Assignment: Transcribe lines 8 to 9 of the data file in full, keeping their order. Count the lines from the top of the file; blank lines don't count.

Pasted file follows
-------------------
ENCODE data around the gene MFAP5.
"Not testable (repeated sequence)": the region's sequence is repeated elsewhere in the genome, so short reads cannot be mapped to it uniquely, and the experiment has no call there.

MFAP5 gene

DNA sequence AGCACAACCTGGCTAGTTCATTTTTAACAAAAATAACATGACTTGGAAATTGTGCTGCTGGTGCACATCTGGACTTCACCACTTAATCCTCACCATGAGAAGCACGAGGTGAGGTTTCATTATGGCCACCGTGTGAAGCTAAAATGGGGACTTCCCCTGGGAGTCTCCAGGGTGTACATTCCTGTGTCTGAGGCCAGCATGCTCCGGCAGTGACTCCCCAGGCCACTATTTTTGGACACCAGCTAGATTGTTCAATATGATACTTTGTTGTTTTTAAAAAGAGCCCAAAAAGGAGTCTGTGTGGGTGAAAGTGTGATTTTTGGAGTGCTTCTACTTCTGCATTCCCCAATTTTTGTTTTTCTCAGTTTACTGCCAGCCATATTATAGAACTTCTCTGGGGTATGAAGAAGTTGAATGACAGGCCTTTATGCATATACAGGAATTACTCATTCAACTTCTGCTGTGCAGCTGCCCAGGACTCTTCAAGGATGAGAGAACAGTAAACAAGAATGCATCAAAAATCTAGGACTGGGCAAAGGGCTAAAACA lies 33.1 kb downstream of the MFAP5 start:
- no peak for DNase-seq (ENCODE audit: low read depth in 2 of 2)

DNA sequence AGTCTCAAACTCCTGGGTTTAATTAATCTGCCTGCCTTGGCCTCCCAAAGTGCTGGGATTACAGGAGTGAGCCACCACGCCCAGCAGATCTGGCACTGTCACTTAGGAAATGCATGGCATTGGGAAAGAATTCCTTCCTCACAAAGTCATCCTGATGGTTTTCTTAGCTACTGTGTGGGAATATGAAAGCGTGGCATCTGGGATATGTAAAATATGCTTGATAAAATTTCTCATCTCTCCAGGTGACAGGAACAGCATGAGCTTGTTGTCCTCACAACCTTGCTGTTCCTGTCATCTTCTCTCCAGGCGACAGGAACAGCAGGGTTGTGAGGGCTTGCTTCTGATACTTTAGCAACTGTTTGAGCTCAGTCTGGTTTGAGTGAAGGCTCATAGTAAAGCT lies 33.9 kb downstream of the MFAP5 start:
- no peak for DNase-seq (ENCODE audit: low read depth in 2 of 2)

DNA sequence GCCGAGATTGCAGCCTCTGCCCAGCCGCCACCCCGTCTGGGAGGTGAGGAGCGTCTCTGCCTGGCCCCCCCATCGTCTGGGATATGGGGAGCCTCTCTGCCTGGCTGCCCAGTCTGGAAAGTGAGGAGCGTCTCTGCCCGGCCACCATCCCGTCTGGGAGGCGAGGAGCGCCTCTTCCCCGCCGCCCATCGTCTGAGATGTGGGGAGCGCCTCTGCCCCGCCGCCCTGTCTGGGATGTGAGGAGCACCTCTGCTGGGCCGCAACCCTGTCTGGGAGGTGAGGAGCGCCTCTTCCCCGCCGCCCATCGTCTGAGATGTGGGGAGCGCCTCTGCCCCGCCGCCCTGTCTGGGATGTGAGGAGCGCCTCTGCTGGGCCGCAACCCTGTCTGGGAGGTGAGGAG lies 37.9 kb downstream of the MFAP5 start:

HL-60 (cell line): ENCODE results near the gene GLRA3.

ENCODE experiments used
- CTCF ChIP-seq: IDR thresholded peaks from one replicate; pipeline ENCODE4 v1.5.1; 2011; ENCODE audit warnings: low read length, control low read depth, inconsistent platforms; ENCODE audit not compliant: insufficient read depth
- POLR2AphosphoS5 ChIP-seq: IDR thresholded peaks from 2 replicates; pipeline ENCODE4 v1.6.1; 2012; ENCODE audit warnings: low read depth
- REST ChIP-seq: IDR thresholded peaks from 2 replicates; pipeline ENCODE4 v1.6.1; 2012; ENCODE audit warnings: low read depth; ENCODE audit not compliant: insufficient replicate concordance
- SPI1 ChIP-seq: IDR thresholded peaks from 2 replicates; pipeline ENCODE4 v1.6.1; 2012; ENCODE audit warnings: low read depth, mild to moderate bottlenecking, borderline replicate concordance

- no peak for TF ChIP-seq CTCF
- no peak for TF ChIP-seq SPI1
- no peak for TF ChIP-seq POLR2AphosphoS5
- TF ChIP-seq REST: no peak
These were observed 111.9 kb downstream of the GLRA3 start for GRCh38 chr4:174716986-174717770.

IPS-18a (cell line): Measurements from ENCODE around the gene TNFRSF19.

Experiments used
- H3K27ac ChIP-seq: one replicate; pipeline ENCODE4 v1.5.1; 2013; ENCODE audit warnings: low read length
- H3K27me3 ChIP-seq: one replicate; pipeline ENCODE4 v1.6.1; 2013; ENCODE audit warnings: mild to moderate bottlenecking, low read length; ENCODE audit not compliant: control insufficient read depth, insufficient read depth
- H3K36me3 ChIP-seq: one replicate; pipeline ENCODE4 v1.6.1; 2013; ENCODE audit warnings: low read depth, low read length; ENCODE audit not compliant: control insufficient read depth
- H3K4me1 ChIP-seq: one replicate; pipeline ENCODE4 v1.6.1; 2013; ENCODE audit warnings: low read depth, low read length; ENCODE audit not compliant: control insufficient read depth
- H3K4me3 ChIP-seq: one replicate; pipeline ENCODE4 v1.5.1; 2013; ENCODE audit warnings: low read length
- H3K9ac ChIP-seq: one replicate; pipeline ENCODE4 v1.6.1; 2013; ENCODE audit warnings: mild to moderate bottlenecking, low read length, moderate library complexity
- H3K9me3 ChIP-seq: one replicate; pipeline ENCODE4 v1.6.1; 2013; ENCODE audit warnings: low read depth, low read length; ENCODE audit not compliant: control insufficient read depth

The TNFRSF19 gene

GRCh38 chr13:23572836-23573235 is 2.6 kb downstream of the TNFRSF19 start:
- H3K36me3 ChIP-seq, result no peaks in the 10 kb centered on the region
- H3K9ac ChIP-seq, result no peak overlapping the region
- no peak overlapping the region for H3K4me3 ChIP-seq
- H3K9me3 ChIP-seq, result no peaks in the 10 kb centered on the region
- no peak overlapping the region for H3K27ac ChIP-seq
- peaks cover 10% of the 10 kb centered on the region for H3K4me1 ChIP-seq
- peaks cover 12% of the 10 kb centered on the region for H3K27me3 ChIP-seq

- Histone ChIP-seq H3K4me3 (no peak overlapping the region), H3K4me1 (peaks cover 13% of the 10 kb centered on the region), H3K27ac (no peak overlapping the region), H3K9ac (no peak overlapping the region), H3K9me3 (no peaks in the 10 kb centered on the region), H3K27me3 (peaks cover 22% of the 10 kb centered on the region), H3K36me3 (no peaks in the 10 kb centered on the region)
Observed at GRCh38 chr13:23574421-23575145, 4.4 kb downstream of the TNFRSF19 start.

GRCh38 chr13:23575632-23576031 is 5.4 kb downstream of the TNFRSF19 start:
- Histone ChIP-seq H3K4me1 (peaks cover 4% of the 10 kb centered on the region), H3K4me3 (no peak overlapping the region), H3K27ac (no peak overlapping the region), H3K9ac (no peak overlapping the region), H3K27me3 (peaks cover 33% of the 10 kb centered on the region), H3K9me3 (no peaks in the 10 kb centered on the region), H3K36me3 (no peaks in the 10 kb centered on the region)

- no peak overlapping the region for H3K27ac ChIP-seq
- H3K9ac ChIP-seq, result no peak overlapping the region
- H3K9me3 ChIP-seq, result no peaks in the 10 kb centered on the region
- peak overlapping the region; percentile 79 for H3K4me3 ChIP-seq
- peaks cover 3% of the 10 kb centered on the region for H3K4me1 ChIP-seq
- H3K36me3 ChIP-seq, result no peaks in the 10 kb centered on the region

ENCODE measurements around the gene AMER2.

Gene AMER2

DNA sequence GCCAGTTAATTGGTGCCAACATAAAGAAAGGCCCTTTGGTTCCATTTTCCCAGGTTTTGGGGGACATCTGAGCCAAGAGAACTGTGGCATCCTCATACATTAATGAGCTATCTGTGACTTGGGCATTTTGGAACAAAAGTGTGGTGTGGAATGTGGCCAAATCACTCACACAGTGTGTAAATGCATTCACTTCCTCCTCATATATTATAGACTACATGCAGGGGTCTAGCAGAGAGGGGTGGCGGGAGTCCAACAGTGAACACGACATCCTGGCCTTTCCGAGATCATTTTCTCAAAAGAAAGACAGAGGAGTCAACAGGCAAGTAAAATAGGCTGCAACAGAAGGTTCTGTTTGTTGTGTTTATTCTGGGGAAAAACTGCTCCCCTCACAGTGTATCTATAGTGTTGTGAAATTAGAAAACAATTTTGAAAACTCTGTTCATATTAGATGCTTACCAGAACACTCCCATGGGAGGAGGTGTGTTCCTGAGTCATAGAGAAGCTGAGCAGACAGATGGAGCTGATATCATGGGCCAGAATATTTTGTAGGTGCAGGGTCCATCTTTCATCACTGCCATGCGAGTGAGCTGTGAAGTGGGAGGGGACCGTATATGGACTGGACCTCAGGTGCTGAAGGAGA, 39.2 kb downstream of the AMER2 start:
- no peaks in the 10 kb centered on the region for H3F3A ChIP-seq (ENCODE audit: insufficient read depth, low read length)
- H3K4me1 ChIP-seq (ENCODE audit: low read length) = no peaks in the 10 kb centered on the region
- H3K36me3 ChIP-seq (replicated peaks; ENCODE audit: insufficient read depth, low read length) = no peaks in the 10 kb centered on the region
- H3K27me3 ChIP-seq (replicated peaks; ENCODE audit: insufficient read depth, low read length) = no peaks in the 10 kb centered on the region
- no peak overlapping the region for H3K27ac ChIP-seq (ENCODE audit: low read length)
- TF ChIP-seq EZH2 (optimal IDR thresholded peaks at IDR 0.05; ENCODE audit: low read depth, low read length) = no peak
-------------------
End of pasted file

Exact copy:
DNA sequence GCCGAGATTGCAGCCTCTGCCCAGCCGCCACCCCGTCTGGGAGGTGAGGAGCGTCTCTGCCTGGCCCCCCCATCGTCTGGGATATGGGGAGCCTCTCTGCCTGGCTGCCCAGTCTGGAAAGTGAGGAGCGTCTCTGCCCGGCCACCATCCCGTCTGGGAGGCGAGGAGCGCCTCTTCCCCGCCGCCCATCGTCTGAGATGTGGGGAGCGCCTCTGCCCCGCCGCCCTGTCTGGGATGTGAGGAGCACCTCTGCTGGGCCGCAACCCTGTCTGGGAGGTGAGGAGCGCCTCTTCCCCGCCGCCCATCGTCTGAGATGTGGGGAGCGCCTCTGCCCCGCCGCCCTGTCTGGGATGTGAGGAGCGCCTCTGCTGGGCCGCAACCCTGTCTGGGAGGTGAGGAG lies 37.9 kb downstream of the MFAP5 start:

HL-60 (cell line): ENCODE results near the gene GLRA3.